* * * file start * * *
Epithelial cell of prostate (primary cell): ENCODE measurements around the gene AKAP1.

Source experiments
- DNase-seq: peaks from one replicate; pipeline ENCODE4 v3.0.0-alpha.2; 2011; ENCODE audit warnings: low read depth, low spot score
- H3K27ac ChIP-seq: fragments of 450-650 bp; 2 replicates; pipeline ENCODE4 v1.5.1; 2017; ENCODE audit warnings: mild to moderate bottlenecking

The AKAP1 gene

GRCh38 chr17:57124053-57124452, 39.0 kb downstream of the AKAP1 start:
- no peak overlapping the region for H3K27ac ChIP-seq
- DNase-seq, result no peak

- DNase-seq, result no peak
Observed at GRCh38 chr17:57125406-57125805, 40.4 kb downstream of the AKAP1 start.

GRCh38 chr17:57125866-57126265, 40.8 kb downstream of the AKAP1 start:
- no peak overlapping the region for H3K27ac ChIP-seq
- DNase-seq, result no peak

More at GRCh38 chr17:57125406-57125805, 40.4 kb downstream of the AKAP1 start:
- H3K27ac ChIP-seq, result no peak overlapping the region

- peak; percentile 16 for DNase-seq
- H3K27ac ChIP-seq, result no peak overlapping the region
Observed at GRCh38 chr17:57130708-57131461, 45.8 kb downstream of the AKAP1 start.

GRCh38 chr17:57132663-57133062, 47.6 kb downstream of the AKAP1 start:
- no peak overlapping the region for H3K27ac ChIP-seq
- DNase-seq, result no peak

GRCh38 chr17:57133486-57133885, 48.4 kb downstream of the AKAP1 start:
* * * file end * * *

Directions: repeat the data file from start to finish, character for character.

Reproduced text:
Epithelial cell of prostate (primary cell): ENCODE measurements around the gene AKAP1.

Source experiments
- DNase-seq: peaks from one replicate; pipeline ENCODE4 v3.0.0-alpha.2; 2011; ENCODE audit warnings: low read depth, low spot score
- H3K27ac ChIP-seq: fragments of 450-650 bp; 2 replicates; pipeline ENCODE4 v1.5.1; 2017; ENCODE audit warnings: mild to moderate bottlenecking

The AKAP1 gene

GRCh38 chr17:57124053-57124452, 39.0 kb downstream of the AKAP1 start:
- no peak overlapping the region for H3K27ac ChIP-seq
- DNase-seq, result no peak

- DNase-seq, result no peak
Observed at GRCh38 chr17:57125406-57125805, 40.4 kb downstream of the AKAP1 start.

GRCh38 chr17:57125866-57126265, 40.8 kb downstream of the AKAP1 start:
- no peak overlapping the region for H3K27ac ChIP-seq
- DNase-seq, result no peak

More at GRCh38 chr17:57125406-57125805, 40.4 kb downstream of the AKAP1 start:
- H3K27ac ChIP-seq, result no peak overlapping the region

- peak; percentile 16 for DNase-seq
- H3K27ac ChIP-seq, result no peak overlapping the region
Observed at GRCh38 chr17:57130708-57131461, 45.8 kb downstream of the AKAP1 start.

GRCh38 chr17:57132663-57133062, 47.6 kb downstream of the AKAP1 start:
- no peak overlapping the region for H3K27ac ChIP-seq
- DNase-seq, result no peak

GRCh38 chr17:57133486-57133885, 48.4 kb downstream of the AKAP1 start: